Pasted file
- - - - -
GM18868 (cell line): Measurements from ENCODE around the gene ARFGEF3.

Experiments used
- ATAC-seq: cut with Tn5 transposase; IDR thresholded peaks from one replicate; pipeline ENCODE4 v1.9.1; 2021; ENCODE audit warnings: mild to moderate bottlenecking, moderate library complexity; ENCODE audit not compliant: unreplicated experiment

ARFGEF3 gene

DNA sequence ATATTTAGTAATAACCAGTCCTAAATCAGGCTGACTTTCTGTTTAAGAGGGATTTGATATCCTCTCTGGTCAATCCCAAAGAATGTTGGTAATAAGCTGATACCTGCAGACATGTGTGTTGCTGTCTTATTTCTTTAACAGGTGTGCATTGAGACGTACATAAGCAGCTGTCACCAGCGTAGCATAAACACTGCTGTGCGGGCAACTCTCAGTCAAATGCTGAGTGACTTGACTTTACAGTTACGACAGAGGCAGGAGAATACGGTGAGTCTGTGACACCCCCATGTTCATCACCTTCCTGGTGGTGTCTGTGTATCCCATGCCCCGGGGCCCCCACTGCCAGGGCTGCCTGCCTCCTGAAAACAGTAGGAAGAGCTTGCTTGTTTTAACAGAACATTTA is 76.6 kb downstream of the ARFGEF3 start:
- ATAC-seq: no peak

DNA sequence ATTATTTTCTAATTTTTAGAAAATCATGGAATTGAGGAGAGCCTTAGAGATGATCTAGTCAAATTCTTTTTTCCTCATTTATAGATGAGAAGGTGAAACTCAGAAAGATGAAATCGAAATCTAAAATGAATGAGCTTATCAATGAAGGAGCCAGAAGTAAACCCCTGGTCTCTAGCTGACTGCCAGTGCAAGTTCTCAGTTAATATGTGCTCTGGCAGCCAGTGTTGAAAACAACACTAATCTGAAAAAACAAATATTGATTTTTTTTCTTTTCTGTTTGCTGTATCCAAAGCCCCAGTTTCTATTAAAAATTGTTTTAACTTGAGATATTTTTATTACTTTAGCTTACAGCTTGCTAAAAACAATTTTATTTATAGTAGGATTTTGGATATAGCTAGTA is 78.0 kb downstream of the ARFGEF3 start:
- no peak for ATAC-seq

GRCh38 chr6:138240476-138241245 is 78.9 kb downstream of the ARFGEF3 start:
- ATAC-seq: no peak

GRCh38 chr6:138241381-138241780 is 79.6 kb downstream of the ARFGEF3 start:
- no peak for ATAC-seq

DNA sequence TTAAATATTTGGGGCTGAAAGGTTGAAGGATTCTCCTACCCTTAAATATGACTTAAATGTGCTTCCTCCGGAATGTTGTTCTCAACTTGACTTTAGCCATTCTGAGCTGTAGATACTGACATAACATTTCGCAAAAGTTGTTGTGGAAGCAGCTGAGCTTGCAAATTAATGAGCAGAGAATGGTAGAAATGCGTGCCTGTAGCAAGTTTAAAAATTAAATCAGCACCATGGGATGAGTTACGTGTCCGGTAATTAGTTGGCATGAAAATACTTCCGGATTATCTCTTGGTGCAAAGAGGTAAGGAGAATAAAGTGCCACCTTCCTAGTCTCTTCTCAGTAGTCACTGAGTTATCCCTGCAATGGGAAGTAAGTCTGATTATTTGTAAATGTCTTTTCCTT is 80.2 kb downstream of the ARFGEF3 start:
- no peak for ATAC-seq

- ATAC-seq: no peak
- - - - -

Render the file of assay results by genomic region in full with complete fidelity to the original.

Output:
GM18868 (cell line): Measurements from ENCODE around the gene ARFGEF3.

Experiments used
- ATAC-seq: cut with Tn5 transposase; IDR thresholded peaks from one replicate; pipeline ENCODE4 v1.9.1; 2021; ENCODE audit warnings: mild to moderate bottlenecking, moderate library complexity; ENCODE audit not compliant: unreplicated experiment

ARFGEF3 gene

DNA sequence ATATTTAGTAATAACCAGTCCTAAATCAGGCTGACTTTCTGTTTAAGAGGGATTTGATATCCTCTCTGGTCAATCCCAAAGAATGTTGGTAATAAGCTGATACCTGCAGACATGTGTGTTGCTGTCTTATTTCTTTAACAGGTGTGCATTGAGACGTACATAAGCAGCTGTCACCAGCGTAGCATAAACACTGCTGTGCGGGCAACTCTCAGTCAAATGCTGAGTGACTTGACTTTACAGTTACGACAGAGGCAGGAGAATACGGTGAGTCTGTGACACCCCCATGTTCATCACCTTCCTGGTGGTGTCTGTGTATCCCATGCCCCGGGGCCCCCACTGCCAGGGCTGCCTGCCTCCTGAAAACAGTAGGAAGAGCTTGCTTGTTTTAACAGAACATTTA is 76.6 kb downstream of the ARFGEF3 start:
- ATAC-seq: no peak

DNA sequence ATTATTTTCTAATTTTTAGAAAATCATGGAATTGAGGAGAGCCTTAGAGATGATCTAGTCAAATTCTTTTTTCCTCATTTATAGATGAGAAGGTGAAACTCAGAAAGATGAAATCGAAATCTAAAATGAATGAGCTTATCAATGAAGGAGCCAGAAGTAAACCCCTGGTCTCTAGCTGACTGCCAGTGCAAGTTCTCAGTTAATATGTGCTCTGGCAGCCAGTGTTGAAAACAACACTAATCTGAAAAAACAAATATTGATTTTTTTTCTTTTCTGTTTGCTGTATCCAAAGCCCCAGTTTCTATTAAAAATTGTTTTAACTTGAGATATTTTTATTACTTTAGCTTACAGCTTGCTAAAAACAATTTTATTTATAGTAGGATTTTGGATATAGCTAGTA is 78.0 kb downstream of the ARFGEF3 start:
- no peak for ATAC-seq

GRCh38 chr6:138240476-138241245 is 78.9 kb downstream of the ARFGEF3 start:
- ATAC-seq: no peak

GRCh38 chr6:138241381-138241780 is 79.6 kb downstream of the ARFGEF3 start:
- no peak for ATAC-seq

DNA sequence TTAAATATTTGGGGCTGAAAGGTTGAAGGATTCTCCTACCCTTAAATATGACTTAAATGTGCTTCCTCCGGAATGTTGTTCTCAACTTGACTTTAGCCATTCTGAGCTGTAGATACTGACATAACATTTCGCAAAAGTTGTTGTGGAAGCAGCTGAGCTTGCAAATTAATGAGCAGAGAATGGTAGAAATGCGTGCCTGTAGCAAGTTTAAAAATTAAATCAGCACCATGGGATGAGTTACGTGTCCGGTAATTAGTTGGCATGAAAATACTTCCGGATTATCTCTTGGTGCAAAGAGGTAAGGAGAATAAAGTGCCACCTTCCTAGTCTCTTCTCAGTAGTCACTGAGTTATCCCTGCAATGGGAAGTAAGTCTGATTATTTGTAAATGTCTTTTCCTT is 80.2 kb downstream of the ARFGEF3 start:
- no peak for ATAC-seq

- ATAC-seq: no peak